Case 1: Metastatic NSCLC with an EGFR Exon 20 Insertion


Joel Neal, MD, PhD, presents the case of a 66-year-old woman with no smoking history and a diagnosis of EGFR exon 20 mutation-positive mNSCLC.

Joel Neal, MD, PhD: Let's dive into our case so that we can talk about how to put all these testing principles into practice, and then use that for treatment and management. So, imagine a 66-year-old Black woman who presents with shortness of breath, chest pain, fatigue, and 10-pound weight loss over the last few months. Past medical history, not really remarkable for anything. Those patients are never smokers, so never smokers less than a hundred cigarettes in her lifetime. Occasional alcohol use socially. Physical exam fairly unremarkable. ECOG performance status, excellent. Chest x-rays ordered by the primary care physician shows a right lower lobe mass. CTs done after that. CT chest, abdomen, pelvis, which confirms a 4.2-centimeter, right lower lobe mass. Right adrenal metastasis, bilateral mediastinal, and hilar lymphadenopathy. At this point, the patient presumably would've gone to see a medical oncologist or get more diagnostics, which included a PET CT showing all of these nodal areas plus the adrenal metastasis. Brain MRI negative for a metastasis so the stage was T2A and 3M1B. A transbronchial biopsy was performed with interventional pulmonology and stage 4A lung adenocarcinoma was diagnosed. TTF1 positive, PD-L1 of 61% positive, and molecular testing started. I think Lauren, this is the place where we're often stuck with that new diagnosis where we say, what do we need to do and how do we reassure the patient that we can wait for this testing? This patient is not symptomatic. What are sort of the techniques that you use as you're thinking behind the scenes as a clinician to make sure that everything gets done, but also reassuring the patient that we can wait for this?

Lauren Welch, MSN, NP-C, AOCNP: There's a couple of different strategies. Since she's not symptomatic, it makes it a little bit of an easier conversation, I think, to explain the rationale for why we need to continue waiting. In her case, we know that the molecular testing has been ordered, so it's cooking. Part of my job in advance would be to try to figure out where it is in the process so I can have some kind of estimate of when we would have answers. If this was a scenario where maybe the tissue was being sent out and we were concerned that it was going to take a while to come back, in this case, we'd often recommend doing plasma testing that day in the clinic just to get the ball rolling, have something that we know we would get back probably in less than a week. That way we know we could bring her back in a week and have something specific to talk about. PD-L1 expression was high so we would talk about her options for immunotherapy, and we try to break it down. Here there's a lot of what-ifs. We'll see kind of where you fall, but broad strokes, we'll talk about upfront chemo, chemo-IO, IO, and then targeted therapy. I try not to get too granular until we have all the pieces of information. An anecdote and I've shared this before that I find really helpful for patients as they're trying to wrap their minds around why am I waiting for more testing or for more information is to kind of give them an analogy of a road trip because the patient comes for their first visit, and they want to start a treatment yesterday. I'll tell them I'm based in Nashville so I'll say if I told you to go to California, go see Dr Neil, you could get in your car, just head west. Eventually, you'll run into California or you could go home, you could pack a bag, maybe you could look at a map, Google the most direct way to get to California, and actually you'd end up getting there a lot faster if you take the time to strategize your trip, maybe even stop off and have a couple of good meals on the way. I think people can relate to the idea of a road trip. This is going to be a journey that I'm on. I want to get there the most direct way, the most successful route. Avoid those detours that aren't going to benefit me. Most of the time people come around when you're able to explain, we're really just trying to get you the right first treatment, and we have to have all the right information in order to do that.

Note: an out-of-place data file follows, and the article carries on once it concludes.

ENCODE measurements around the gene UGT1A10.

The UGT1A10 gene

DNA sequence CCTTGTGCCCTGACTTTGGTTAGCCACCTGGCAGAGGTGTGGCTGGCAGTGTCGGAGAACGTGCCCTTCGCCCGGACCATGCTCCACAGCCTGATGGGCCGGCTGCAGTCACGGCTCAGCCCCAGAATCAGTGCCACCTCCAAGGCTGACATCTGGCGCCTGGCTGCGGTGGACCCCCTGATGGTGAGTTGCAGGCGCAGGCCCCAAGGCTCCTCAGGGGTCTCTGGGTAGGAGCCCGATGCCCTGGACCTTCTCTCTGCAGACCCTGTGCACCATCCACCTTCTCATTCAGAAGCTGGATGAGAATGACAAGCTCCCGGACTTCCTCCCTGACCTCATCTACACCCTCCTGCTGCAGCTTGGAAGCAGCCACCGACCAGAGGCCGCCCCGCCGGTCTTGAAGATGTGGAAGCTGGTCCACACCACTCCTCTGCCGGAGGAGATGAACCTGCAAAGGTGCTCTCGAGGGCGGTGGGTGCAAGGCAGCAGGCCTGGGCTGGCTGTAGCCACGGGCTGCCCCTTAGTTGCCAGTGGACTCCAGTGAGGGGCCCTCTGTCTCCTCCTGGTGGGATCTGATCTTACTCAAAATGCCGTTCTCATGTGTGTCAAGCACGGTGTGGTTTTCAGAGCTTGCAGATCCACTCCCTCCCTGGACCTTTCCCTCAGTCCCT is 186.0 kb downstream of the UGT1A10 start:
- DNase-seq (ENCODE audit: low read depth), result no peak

Joel Neal, MD, PhD: I like that analogy. I'll sometimes use the airline analogies and airplanes and talk about how frustrating it is when you're in the plane sitting in the seat, it's pulled back and you go nowhere and you're just sitting there, somewhere in the middle of the airport waiting to go to taxi and doing nothing. That's the feeling, I think, that these patients have but for weeks and weeks. “Getting started with their journey,” I think that's a great analogy.

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